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When images of the set first appeared, it was hard to get over-excited because it didn’t immediately look like any gadgets had been incorporated, but actually there is an abundance of them. The simpler ones include a fold-out compartment on the inside of the driver’s door, revealing a red telephone whilst a satellite tracking system is revealed by rotating a cog next to the central console ventilation fan. Even the tyre scythes have been included (conveniently stored in the boot) but these have to be added manually as there was no way the designer could incorporate such a feature without specialised parts being produced for this set.

Both the front and rear registration plates have the ability to turn to one of four sides which include British, French and Swiss variations for those quick border-striding getaways, whilst the fourth one simply says ‘JB 007’. I did notice that the position of the stickers in the instructions doesn’t quite match the way they rotate in Goldfinger, so I changed mine accordingly. That might just me being extra fussy, but I like now knowing that it is even more screen-accurate.

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In case you are wondering, the French one (4711-EA-62) goes underneath the British one (BMT 216A) and the Swiss one (LU 6789) goes above. The ‘JB 007’ will naturally fill in the last empty side.

At the rear, a bullet-proof screen can be raised and lowered via one of the exhaust pipes, which I found goes up smoothly but requires a little more force to lower again, unless you just push it with your finger. Here, we also discover the red buttoned-lever triggers the rotating headlights to reveal twin machine guns. This one is particularly satisfying to play with, and is the gadget that the designer was most pleased to achieve in this set.

The main event in 10262 James Bond Aston Martin DB5 is the unforgettable ejector seat, which works even more effectively than anticipated. Pull back the rear bumper to lower the roof whilst a mechanism prepares for the moment you let go, at which point it will propel the ejector seat out of the car. Incredible – and rather addictive to play with.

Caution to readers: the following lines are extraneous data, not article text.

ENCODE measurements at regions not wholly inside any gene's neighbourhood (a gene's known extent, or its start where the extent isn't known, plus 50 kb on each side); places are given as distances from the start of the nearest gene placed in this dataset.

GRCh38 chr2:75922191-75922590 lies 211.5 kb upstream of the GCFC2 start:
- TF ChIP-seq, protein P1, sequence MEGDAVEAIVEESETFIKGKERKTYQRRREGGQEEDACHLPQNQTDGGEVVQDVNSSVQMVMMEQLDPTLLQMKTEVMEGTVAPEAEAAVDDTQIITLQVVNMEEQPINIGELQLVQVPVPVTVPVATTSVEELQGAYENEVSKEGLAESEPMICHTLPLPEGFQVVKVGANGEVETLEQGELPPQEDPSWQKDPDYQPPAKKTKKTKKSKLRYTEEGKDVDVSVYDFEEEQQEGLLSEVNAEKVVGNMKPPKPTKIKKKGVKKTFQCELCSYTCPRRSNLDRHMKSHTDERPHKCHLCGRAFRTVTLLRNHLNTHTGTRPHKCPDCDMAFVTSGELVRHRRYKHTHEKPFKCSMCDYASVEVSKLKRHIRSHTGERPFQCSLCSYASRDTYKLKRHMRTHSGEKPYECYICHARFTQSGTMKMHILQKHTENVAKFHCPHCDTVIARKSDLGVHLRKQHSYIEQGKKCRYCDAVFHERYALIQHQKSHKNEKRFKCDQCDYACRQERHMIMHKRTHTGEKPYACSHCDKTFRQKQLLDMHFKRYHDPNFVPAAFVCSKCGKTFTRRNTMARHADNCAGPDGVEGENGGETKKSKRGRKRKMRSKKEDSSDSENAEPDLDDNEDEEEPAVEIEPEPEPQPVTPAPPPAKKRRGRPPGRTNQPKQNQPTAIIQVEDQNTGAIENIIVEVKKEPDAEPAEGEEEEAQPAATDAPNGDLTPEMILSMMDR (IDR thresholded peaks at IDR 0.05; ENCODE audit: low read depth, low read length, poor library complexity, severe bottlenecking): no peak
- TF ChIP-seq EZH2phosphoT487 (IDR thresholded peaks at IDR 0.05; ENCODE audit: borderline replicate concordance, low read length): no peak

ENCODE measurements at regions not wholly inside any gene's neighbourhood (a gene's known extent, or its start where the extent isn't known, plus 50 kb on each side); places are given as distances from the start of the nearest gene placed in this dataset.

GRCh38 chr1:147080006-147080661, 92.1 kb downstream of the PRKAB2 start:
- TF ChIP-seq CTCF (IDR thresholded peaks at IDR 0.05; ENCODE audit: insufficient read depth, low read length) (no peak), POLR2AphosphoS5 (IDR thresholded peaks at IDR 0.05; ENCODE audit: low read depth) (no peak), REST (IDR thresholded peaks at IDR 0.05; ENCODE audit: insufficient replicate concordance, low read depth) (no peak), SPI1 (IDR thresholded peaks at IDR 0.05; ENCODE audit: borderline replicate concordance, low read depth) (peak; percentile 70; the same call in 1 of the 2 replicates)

Everything included here has been meticulously thought-out, with the recreation of such a curvy car being represented in the best way possible within this blocky medium. As you might expect, there is a sticker sheet, but thankfully there aren’t too many to add with most of them fairly easy to apply. They do enhance the vehicle dramatically, notably for the number plates, so I would recommend using them for the full effect.

If you’re a fan of James Bond or the Creator Expert vehicles then this set is an absolute must-have. Not only for the vastly advanced build experience, but because you have a stunning end result with the most exciting play features I can recall in a set for a long time. It may be a little blockier than the real thing, but you will have a different perspective on the set after building it once you appreciate how cleverly it was designed. Overall, this is an essential purchase for play/display and comes highly recommended.

This product was provided for review by the LEGO Group.

10262 James Bond Aston Martin DB5 is available now at You can help support Brick Fanatics’ work by using our affiliate links.

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Hello, I'm Séb, your friendly neighbourhood AFOL. As a child, Lego was always my favourite toy and now as an adult it appears nothing has changed. I emerged from my dark ages in 2011 after rediscovering my old sets in my parents' attic and haven't looked back since. I'm a big fan of the licensed themes particularly DC/Marvel Superheroes & Lord Of The Rings, though Creator Expert provides the more challenging & technical build I'm rather fond of.